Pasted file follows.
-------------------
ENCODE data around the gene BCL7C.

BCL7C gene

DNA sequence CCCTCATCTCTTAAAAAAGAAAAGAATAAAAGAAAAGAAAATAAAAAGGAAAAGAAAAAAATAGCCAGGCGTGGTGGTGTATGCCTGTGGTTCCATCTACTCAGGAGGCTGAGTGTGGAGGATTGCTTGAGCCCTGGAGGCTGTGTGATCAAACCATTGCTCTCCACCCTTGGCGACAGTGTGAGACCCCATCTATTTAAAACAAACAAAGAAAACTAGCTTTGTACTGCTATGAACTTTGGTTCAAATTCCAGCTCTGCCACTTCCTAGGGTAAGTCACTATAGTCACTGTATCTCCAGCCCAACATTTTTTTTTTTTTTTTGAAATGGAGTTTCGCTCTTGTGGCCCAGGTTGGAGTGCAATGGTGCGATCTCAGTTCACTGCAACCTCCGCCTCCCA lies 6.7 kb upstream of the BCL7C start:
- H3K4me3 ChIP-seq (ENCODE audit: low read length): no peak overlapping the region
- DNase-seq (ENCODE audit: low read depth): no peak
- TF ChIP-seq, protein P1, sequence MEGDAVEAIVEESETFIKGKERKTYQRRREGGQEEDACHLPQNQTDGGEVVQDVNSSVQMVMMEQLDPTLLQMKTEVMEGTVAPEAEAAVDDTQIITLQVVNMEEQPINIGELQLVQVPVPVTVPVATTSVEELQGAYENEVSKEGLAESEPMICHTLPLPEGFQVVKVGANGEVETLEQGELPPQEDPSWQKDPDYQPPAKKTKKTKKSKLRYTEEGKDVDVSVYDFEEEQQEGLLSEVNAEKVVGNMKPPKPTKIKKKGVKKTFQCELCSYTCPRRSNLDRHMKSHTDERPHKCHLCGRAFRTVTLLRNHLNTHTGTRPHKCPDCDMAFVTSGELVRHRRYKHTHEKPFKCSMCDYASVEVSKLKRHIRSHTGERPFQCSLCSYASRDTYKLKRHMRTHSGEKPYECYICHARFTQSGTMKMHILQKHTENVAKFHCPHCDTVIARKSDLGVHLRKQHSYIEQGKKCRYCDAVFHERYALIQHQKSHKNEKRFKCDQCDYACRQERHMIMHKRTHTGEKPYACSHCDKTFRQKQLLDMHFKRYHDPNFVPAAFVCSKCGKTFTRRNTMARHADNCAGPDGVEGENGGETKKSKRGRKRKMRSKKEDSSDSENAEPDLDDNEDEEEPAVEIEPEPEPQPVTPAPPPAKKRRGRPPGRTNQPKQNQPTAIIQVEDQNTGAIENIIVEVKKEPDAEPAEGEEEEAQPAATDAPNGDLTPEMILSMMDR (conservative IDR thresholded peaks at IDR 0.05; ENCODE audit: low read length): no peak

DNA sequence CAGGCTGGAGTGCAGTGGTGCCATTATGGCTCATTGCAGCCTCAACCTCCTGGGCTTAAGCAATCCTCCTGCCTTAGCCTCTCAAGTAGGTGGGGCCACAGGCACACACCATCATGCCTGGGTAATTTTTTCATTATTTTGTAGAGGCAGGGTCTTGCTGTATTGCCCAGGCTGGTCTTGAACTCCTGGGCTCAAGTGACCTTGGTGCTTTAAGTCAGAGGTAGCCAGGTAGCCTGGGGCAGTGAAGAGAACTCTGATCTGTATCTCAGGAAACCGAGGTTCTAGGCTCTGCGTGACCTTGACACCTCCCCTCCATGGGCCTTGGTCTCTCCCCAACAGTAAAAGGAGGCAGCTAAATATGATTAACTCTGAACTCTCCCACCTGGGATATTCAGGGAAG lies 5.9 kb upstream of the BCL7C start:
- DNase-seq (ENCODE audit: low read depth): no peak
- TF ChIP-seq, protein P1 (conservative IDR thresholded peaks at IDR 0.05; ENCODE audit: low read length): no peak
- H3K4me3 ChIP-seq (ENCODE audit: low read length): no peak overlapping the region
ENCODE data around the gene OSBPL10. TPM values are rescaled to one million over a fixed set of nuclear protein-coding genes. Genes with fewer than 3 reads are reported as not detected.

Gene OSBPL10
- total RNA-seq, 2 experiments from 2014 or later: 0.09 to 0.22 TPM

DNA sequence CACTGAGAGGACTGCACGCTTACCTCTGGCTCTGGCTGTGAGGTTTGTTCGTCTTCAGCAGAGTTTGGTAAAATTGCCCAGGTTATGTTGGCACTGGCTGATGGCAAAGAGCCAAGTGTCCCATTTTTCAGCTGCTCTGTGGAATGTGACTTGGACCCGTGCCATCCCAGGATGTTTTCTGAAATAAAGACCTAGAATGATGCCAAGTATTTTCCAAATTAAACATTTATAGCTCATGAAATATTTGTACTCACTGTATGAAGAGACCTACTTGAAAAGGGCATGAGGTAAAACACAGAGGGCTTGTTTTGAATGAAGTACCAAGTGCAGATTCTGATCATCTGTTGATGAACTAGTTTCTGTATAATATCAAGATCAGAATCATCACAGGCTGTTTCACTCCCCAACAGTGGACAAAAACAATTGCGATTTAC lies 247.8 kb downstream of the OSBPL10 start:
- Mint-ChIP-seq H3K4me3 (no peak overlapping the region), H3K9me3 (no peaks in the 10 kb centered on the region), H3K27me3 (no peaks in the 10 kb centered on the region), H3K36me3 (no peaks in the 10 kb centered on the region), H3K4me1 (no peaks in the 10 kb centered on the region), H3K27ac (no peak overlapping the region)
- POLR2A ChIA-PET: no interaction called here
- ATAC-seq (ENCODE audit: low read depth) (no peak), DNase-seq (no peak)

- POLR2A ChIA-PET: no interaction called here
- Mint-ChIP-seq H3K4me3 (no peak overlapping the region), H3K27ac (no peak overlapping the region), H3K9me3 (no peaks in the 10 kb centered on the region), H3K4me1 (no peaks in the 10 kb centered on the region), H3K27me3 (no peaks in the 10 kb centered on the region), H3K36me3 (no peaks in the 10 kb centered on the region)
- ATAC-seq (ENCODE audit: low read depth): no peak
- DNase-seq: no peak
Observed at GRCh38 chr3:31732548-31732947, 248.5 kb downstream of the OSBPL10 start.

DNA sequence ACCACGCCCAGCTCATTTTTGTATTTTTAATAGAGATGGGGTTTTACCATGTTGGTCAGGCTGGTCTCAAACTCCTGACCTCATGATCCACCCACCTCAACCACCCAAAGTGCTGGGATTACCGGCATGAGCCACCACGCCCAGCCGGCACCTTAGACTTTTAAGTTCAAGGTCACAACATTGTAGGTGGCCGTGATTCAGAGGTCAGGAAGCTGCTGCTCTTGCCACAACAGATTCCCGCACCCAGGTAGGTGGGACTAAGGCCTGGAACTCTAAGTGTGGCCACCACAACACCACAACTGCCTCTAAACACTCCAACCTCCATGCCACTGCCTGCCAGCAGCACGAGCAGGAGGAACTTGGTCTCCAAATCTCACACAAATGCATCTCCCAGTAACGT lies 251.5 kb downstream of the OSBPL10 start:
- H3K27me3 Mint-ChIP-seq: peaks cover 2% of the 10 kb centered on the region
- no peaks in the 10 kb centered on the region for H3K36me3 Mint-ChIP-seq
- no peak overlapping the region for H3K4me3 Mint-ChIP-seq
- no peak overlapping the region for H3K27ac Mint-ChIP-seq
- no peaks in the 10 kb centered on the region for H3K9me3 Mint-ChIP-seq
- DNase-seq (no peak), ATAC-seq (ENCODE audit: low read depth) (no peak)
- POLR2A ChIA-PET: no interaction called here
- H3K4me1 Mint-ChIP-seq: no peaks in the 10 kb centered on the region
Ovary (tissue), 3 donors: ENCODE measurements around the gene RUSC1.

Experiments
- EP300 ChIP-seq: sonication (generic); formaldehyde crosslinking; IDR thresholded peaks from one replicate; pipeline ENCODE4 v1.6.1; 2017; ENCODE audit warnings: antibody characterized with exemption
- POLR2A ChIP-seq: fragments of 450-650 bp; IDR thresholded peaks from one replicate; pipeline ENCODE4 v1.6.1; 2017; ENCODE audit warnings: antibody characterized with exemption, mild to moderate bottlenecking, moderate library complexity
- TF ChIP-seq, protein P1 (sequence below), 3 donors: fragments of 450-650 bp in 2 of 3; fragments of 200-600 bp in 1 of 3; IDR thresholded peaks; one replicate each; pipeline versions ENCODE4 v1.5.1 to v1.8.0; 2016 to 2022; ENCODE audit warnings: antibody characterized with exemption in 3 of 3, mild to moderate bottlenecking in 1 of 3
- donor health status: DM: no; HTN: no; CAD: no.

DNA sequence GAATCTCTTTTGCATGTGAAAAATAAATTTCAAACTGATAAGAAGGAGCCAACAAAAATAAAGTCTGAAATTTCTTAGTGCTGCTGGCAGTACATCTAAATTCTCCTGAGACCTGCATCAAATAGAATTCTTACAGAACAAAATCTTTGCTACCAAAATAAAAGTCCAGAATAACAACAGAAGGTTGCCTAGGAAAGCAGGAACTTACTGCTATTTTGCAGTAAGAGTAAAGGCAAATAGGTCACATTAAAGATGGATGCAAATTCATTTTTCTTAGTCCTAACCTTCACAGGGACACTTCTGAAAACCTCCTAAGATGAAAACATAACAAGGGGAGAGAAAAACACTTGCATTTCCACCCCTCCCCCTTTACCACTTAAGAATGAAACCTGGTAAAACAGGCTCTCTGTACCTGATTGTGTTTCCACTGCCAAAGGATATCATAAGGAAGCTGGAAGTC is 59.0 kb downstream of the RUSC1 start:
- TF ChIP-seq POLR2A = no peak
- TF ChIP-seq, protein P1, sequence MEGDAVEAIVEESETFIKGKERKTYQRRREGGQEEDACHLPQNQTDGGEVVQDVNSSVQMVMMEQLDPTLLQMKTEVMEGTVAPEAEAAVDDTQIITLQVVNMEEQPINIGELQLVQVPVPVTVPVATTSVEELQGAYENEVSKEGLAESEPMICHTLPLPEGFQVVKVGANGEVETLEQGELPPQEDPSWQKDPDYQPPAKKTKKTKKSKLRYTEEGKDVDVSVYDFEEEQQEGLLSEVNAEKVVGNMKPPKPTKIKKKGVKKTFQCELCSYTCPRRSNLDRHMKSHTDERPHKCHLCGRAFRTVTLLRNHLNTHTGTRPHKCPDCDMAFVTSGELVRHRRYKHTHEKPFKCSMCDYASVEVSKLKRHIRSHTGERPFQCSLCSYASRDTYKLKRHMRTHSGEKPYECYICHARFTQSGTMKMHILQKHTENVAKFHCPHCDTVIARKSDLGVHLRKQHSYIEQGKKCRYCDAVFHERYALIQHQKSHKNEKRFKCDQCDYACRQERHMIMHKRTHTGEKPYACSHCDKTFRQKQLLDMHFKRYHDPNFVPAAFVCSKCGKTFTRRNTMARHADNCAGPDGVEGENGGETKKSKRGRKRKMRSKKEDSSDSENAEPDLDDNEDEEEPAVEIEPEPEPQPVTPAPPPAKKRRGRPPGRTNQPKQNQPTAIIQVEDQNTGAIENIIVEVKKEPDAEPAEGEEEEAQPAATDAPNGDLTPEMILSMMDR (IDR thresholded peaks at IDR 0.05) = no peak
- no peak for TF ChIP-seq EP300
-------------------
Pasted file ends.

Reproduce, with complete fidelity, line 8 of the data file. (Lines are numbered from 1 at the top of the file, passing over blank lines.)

- DNase-seq (ENCODE audit: low read depth): no peak